16.12.2013 EAEAPEOPLEPOLICY

MEP Kent Johansson calls for a united voice in adult education

MEP Kent Johansson sees adult education as means to tackle the skills gaps in Europe. He stresses the importance of cooperation between formal and informal education systems for wider impact.

"We need a united voice of adult education in Europe", Johansson, a former folk high school teacher and the current president of Folkbildning - Learning for Active Citizenship (FOLAC), says.

EAEA interviewed the Swedish MEP of the ALDE group who participated in the EAEA´s PIAAC Policy Debate organised in November.

First, second and third chance for education

"Adult education is the first chance for people who didn´t have access to education in their youth, and a second chance for those who didn't get quality education", Johansson summarizes.

Johansson sees adult education responding to the various needs of individuals. He is also an adult learner himself.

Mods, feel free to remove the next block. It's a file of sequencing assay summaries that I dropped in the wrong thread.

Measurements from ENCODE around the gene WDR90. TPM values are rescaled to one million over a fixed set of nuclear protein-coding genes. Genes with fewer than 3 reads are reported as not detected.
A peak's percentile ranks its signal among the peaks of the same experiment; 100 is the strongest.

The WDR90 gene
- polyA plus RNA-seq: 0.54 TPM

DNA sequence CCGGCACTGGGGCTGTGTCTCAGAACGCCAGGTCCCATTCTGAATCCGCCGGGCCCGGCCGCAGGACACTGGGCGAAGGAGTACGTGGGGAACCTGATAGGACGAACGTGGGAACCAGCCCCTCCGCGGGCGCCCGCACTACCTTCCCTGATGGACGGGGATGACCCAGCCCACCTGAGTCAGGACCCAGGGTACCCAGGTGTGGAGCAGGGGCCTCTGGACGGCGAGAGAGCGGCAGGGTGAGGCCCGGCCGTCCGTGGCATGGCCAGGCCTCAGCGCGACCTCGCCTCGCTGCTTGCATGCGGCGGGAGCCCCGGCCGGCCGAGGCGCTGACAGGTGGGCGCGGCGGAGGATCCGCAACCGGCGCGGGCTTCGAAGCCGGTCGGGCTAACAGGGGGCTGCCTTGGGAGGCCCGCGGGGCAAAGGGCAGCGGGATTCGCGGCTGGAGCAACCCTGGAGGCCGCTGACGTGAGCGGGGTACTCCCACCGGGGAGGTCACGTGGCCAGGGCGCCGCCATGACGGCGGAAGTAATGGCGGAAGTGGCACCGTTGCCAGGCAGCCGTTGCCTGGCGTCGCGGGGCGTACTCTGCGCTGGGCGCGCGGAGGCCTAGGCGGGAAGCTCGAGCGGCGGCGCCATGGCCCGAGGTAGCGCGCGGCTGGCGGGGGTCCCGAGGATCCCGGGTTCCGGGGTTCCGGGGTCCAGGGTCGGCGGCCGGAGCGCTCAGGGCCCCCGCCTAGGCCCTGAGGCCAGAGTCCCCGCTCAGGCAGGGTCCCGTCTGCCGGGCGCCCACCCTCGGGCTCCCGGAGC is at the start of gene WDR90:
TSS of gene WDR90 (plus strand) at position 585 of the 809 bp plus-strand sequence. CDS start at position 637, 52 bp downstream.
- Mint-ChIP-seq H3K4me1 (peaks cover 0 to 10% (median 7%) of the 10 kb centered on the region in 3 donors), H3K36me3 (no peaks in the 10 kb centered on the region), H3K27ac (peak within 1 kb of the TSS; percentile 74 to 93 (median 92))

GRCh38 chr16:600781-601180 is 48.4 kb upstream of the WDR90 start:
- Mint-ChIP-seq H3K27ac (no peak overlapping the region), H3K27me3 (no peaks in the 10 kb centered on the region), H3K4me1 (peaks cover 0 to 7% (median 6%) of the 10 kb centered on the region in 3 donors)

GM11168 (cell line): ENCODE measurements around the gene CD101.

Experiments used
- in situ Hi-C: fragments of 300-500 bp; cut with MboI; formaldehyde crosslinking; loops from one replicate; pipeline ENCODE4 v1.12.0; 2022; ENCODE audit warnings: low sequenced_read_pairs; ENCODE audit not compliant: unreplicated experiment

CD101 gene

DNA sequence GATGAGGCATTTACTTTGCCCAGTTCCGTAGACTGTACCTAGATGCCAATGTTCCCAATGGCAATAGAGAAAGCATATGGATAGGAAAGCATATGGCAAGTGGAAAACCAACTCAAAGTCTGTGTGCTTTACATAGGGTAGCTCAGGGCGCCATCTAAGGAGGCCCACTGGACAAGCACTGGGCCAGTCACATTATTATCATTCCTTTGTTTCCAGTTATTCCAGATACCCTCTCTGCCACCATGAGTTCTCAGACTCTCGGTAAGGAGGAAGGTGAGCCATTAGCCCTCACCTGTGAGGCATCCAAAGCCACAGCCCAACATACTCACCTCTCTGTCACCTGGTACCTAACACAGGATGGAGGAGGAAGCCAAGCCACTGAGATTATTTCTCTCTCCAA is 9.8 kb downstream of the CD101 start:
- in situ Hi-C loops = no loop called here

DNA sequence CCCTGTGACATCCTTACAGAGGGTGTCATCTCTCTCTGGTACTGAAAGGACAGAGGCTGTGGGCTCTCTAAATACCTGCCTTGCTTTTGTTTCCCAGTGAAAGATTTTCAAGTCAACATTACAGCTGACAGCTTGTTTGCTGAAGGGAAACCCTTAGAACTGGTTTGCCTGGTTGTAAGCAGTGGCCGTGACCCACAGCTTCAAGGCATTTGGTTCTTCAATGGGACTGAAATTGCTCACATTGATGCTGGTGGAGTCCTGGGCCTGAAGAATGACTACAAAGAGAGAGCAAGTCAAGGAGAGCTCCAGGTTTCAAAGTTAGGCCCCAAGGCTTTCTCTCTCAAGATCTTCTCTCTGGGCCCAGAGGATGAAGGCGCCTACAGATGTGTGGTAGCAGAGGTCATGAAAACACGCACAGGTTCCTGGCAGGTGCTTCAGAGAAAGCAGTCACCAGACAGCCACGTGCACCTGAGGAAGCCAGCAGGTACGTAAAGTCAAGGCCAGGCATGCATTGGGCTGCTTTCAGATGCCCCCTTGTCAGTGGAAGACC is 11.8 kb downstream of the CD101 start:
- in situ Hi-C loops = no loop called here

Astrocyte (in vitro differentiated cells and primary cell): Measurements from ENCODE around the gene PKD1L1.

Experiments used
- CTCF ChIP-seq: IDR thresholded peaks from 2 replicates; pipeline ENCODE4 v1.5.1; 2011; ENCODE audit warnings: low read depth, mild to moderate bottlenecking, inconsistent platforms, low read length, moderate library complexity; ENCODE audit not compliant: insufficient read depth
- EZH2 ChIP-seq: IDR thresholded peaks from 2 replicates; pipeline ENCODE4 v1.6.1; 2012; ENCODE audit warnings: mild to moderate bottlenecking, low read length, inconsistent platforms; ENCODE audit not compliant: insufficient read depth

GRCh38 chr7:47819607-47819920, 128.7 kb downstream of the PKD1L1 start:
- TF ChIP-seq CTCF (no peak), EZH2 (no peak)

"Adult education is also a complimentary chance for people who need additional skills, such as in ICT - like me", he adds.

Formal and informal systems connected

Johansson reminds that the structure of education has varied throughout the years.

"Different generations have different experiences of education. The educational system was rather different for me and for example my father", he says.

According to him this should be kept in mind while formulating future educational systems.

"Today we need a more holistic view of education. There should be a deeper connection between the formal and informal educational system", he says.

PIAAC is a learning curve

OECD´s adult skills study PIAAC shows a decline in adult literacy and numeracy skills.

"PIAAC is a wake-up call for action for everyone. For MEPs, NGOs and teachers", he says.

Although EU member states formulate their own educational systems, there is room for cooperation. Johansson appreciates EAEA´s efforts to bring the diverse approaches and good practices under discussion.

"European Union is a union of 500 million inhabitants, not just 28 countries. Diversity in education systems can be seen as strength. It is an opportunity to learn from each other", he concludes.

Interview and photo: Helka Repo